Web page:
Adjacent to Melody Mountain across US 23 is the 55-acre (220,000 m2) Providence Hill development project. It was first announced on December 21, 2004 after the land was purchased several days prior for $700,000. On December 15, 2005, ground was broken for the $30 million housing and retail project. Phase one will include nine three-story apartment buildings for a total of 216 units; upon completion, an eight-story condominium complex will be constructed overlooking downtown Ashland and the Ohio River. The final phase includes the completion of an upscale retail and office complex.
Providence Hill is expected to be complete in late-2007.
On November 11, 2004, Ashland's Main Street program revealed plans for a streetscape project in the central business district. Billed as an economic development that would spur further revitalization of the downtown, the Kentucky's Main Street's initiative is to utilize state funds to restore business districts. The main focus in the plan is on Winchester Avenue which includes,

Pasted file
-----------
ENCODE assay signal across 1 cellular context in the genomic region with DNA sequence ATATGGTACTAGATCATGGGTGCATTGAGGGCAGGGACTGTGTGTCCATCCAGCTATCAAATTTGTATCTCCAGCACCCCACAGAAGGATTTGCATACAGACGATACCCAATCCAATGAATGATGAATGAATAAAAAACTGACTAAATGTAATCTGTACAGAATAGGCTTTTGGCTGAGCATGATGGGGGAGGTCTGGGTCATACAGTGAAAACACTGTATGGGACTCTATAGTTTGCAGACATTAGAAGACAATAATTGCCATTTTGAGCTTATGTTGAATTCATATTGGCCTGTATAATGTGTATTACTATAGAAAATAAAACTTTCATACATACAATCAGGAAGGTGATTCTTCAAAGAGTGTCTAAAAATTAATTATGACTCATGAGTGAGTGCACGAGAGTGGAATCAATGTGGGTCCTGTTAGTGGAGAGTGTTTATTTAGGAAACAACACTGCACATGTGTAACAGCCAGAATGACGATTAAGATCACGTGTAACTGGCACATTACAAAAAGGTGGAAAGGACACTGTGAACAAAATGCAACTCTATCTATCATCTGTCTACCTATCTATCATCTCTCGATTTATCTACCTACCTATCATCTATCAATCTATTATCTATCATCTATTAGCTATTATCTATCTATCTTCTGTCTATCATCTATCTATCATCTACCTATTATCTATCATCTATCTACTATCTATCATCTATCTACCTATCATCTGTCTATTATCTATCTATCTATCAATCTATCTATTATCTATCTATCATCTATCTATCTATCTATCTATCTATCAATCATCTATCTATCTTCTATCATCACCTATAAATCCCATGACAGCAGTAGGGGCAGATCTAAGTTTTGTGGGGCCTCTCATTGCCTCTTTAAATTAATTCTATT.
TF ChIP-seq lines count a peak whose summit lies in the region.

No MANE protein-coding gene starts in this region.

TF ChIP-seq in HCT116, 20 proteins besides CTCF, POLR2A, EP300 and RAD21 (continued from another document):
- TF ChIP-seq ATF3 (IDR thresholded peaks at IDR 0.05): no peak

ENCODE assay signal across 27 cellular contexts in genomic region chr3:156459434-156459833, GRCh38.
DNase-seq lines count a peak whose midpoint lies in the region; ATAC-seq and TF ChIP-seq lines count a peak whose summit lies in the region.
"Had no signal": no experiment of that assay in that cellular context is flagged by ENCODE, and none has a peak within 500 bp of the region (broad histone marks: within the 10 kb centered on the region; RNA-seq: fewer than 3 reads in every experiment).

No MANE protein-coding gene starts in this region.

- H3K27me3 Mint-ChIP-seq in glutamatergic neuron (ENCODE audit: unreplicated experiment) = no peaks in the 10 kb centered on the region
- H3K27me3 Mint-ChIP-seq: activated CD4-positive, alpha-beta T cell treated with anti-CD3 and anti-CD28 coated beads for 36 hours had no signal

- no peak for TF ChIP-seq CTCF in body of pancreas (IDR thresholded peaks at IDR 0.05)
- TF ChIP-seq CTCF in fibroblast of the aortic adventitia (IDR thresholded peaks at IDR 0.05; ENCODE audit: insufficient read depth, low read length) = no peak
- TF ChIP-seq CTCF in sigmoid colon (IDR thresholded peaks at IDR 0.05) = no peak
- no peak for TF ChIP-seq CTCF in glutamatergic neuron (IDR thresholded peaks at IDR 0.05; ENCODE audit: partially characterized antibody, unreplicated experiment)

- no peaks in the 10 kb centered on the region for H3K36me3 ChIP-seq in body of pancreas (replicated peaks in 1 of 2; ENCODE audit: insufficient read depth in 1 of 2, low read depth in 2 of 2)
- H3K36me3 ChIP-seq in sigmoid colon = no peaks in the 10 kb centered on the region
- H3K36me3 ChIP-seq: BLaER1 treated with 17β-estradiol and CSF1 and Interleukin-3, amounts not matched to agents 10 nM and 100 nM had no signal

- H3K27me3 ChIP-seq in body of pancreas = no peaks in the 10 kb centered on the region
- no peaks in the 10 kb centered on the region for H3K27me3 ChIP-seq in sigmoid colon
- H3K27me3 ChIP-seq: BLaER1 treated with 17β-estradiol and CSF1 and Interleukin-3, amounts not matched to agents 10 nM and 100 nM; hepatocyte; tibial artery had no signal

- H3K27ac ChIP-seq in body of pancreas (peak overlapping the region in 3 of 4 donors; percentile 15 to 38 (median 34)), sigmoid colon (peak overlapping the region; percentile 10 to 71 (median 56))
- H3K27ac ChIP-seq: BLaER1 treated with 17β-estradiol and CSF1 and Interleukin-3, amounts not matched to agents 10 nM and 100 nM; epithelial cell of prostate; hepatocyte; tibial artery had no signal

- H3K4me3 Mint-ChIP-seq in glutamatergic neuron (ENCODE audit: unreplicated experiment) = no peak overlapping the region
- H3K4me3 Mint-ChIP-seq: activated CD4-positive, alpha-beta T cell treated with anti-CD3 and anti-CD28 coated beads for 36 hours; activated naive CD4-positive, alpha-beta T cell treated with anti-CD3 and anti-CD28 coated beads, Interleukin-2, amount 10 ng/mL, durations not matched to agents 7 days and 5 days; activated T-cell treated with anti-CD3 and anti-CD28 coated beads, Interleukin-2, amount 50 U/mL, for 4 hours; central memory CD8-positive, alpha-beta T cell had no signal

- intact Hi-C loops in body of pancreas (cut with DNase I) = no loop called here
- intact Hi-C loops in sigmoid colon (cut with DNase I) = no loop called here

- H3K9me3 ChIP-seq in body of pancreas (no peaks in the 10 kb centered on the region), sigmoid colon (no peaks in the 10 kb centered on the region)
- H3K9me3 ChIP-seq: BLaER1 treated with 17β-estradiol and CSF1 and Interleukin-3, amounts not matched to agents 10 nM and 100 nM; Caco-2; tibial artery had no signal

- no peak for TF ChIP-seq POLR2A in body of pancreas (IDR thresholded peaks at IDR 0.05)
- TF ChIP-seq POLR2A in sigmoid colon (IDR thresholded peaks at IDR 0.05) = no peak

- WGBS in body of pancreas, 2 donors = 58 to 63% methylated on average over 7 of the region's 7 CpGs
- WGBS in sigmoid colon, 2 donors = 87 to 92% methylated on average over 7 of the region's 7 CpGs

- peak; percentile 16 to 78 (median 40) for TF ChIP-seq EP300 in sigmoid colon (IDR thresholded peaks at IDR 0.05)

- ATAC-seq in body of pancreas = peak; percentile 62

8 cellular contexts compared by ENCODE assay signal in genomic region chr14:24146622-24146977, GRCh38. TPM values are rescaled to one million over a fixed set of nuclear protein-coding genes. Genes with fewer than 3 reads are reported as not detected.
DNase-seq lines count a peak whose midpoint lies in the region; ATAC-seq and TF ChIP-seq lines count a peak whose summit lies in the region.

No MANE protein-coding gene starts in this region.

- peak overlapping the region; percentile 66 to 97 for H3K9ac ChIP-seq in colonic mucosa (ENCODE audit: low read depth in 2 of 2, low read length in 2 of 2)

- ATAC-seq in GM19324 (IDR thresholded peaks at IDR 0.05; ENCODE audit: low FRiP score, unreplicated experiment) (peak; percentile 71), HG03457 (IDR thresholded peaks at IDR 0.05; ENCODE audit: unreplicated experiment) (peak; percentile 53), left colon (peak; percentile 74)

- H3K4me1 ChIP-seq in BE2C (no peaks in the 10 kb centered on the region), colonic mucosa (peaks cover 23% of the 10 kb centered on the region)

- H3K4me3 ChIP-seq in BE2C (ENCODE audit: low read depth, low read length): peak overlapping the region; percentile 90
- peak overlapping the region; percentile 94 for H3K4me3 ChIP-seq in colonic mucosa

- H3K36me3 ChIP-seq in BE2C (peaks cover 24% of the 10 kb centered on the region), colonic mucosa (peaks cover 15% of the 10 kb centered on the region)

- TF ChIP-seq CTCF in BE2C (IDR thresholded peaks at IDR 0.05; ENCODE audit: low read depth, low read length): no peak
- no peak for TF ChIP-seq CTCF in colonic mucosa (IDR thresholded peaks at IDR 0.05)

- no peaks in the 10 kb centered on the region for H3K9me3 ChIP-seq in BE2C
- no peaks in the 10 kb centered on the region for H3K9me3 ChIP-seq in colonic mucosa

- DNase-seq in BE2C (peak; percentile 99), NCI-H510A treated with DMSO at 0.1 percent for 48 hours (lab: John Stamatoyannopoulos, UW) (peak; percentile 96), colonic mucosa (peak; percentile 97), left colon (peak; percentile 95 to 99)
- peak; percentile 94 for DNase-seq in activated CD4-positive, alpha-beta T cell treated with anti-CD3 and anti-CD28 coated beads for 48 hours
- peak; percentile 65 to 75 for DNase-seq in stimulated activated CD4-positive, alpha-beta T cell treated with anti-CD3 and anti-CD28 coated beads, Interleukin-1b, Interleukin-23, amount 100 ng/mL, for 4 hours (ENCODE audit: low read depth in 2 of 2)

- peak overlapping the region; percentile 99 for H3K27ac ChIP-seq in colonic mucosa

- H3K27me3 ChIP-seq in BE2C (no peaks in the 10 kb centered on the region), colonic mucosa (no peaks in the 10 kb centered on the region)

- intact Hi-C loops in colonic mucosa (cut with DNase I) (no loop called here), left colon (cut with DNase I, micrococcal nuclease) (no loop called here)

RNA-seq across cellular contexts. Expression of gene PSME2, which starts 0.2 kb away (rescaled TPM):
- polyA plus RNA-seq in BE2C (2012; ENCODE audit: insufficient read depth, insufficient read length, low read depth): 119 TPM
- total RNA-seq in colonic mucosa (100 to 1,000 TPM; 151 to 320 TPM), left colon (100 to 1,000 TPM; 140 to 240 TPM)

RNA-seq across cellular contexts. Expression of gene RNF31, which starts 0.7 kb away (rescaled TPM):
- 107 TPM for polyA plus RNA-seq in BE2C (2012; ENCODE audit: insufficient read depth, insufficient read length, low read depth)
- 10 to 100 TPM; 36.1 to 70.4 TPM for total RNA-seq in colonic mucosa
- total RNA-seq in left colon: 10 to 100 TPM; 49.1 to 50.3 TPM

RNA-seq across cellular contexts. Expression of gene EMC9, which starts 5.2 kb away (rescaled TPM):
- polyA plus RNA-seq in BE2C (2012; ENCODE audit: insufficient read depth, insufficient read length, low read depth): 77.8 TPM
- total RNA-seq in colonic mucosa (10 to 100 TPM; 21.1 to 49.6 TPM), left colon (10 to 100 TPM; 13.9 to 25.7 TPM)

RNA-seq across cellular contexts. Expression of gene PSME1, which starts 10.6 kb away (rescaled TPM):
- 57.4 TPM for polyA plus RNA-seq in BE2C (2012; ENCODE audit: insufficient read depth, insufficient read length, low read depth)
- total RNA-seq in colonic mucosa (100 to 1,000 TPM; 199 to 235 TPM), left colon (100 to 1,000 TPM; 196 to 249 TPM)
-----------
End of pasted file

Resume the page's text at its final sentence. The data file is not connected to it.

- Narrowing Winchester Avenue between 13th Street and 18th Street to two-lanes,
- Constructing new sidewalks and removing basements under city right-of-way,
- Burying utilities,
- Installing new traffic-signal mast-arms,
- Installing new period street lights,
- Retrofitting existing street lights with period street lamps,
- Planting new trees and vegetation in "pocket parks."
Tinted concrete was to be used at crosswalks, but this was changed to brick due to concerns about future maintenance problems.
The city received $850,000 in state grants in 2004 to jump start construction on a segment from 13th to 14th Streets along Winchester Avenue. In 2005, construction extended to 15th Street. An additional $3 million from state and federal grants is required for completion to 18th Street; completion is scheduled for 2008.
Along with the streetscape project, a Judd Plaza renovation is also being planned. More green space, recreational and seating areas, and a stage are envisioned for the brick-lined plaza at the corner of 16th Street and Winchester Avenue. It would be home to concerts, speeches and plays and would tie into the Country Music Highway which runs through the city. In the immediate future, a clock at the plaza may be installed that would honor the city's recent sesquicentennial celebration.
Cityscape of Ashland, Kentucky Facts for Kids. Kiddle Encyclopedia.